Non-Covid clinical crises: Ureteric colic
Pulse’s series on how to manage non-Covid subacute problems when you’re out of your comfort zone and there’s minimal help available
A diagnosis of renal / ureteric colic can usually be made clinically, and examination is not necessarily required. Typical symptoms are sudden onset of severe loin pain (often described as the worst pain ever experienced), sometimes radiating to the flank, groin and testes / labia majora. Nausea is common, and patients will be restless, unable to get comfortable, in contrast with peritonitic conditions where the patient wants to remain still. Visible haematuria is not uncommon. Pain is a colic, with severe pain lasting minutes before easing – patients are often pain free between episodes.
It is vital not to miss an infected obstructed urinary system – a temperature reading is essential, even if consulting remotely. Likewise, a leaking aneurysm can mimic left sided renal colic, so have a low threshold for admitting patients in the higher risk demographic for vascular disease.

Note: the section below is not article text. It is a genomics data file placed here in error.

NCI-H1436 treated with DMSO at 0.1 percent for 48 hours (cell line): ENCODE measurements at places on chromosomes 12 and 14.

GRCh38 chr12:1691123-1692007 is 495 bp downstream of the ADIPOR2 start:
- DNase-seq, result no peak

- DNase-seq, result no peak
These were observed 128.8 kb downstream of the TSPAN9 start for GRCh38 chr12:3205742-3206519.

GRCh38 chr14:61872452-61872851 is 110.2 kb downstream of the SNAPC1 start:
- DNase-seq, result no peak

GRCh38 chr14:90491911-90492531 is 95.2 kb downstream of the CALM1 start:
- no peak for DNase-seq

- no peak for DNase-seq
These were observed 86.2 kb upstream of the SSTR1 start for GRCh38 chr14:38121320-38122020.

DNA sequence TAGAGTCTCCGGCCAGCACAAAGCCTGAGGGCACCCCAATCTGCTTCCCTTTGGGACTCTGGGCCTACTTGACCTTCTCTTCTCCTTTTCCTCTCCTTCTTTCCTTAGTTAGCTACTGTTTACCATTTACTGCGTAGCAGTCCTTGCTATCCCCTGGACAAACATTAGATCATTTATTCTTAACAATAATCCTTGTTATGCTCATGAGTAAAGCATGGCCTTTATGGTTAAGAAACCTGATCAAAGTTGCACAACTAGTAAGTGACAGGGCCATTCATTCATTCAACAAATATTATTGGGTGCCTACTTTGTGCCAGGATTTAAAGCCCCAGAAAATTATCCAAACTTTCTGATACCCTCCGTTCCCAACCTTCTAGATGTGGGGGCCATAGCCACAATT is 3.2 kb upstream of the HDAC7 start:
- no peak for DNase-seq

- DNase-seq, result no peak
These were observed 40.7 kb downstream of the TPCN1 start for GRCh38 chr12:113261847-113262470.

Acute colic can be managed in the community with NSAIDs (usually naproxen 500mg bd, or diclofenac 100mg suppositories) provided pain can be controlled and in the absence of red flags:
- Suspected infection (presence of fever >37.5 in association with symptoms of ureteric colic)
- Diagnostic uncertainty particularly if leaking aortic aneurysm a possibility, (consider admission in those >60 unless known stone former with typical symptoms)
- Solitary kidney or
- A significant deterioration in renal function (difficult to quantify – discuss with urology if unclear)
Failure to achieve adequate pain relief will require admission via the urology on call team. The timescale for this will depend on pain severity – for those in severe pain, this may be just a few hours.
If symptoms settle without hospital involvement, the key is to arrange imaging of the renal tract (as per local pathways – usually a renal CT scan)- if pain has settled and renal function is acceptable, this can be deferred until routine scanning is again available, as the purpose of the scan is primarily to assess ongoing stone burden in case further stones require intervention. If symptoms recur quickly, then a scan is essential.
Dr Jon Rees is a GPSI in urology in Somerset and chair of the Primary Care Urology Society